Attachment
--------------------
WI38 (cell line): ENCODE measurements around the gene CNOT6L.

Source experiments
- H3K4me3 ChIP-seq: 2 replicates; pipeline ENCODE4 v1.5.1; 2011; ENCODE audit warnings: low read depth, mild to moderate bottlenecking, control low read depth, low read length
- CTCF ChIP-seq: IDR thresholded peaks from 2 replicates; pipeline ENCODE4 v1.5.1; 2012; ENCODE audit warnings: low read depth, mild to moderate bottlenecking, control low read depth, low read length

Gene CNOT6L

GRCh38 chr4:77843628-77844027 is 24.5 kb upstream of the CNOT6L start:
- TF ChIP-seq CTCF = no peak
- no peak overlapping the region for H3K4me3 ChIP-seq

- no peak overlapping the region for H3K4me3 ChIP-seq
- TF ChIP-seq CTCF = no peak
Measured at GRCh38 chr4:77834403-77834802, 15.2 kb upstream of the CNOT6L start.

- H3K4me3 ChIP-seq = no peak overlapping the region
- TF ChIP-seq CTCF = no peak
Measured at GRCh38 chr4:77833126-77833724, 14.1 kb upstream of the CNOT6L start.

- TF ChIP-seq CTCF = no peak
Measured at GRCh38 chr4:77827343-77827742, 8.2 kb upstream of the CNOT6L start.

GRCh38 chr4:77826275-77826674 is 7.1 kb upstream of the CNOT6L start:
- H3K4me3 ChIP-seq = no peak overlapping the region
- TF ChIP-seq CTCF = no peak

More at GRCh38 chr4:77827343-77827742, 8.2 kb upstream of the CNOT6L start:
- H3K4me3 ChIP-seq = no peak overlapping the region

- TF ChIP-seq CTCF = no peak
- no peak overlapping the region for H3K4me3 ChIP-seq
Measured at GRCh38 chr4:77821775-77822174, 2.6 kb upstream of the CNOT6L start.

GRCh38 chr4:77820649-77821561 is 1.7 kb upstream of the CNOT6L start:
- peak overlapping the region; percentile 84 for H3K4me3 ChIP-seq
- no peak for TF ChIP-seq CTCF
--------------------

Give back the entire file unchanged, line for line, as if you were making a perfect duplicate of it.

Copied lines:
WI38 (cell line): ENCODE measurements around the gene CNOT6L.

Source experiments
- H3K4me3 ChIP-seq: 2 replicates; pipeline ENCODE4 v1.5.1; 2011; ENCODE audit warnings: low read depth, mild to moderate bottlenecking, control low read depth, low read length
- CTCF ChIP-seq: IDR thresholded peaks from 2 replicates; pipeline ENCODE4 v1.5.1; 2012; ENCODE audit warnings: low read depth, mild to moderate bottlenecking, control low read depth, low read length

Gene CNOT6L

GRCh38 chr4:77843628-77844027 is 24.5 kb upstream of the CNOT6L start:
- TF ChIP-seq CTCF = no peak
- no peak overlapping the region for H3K4me3 ChIP-seq

- no peak overlapping the region for H3K4me3 ChIP-seq
- TF ChIP-seq CTCF = no peak
Measured at GRCh38 chr4:77834403-77834802, 15.2 kb upstream of the CNOT6L start.

- H3K4me3 ChIP-seq = no peak overlapping the region
- TF ChIP-seq CTCF = no peak
Measured at GRCh38 chr4:77833126-77833724, 14.1 kb upstream of the CNOT6L start.

- TF ChIP-seq CTCF = no peak
Measured at GRCh38 chr4:77827343-77827742, 8.2 kb upstream of the CNOT6L start.

GRCh38 chr4:77826275-77826674 is 7.1 kb upstream of the CNOT6L start:
- H3K4me3 ChIP-seq = no peak overlapping the region
- TF ChIP-seq CTCF = no peak

More at GRCh38 chr4:77827343-77827742, 8.2 kb upstream of the CNOT6L start:
- H3K4me3 ChIP-seq = no peak overlapping the region

- TF ChIP-seq CTCF = no peak
- no peak overlapping the region for H3K4me3 ChIP-seq
Measured at GRCh38 chr4:77821775-77822174, 2.6 kb upstream of the CNOT6L start.

GRCh38 chr4:77820649-77821561 is 1.7 kb upstream of the CNOT6L start:
- peak overlapping the region; percentile 84 for H3K4me3 ChIP-seq
- no peak for TF ChIP-seq CTCF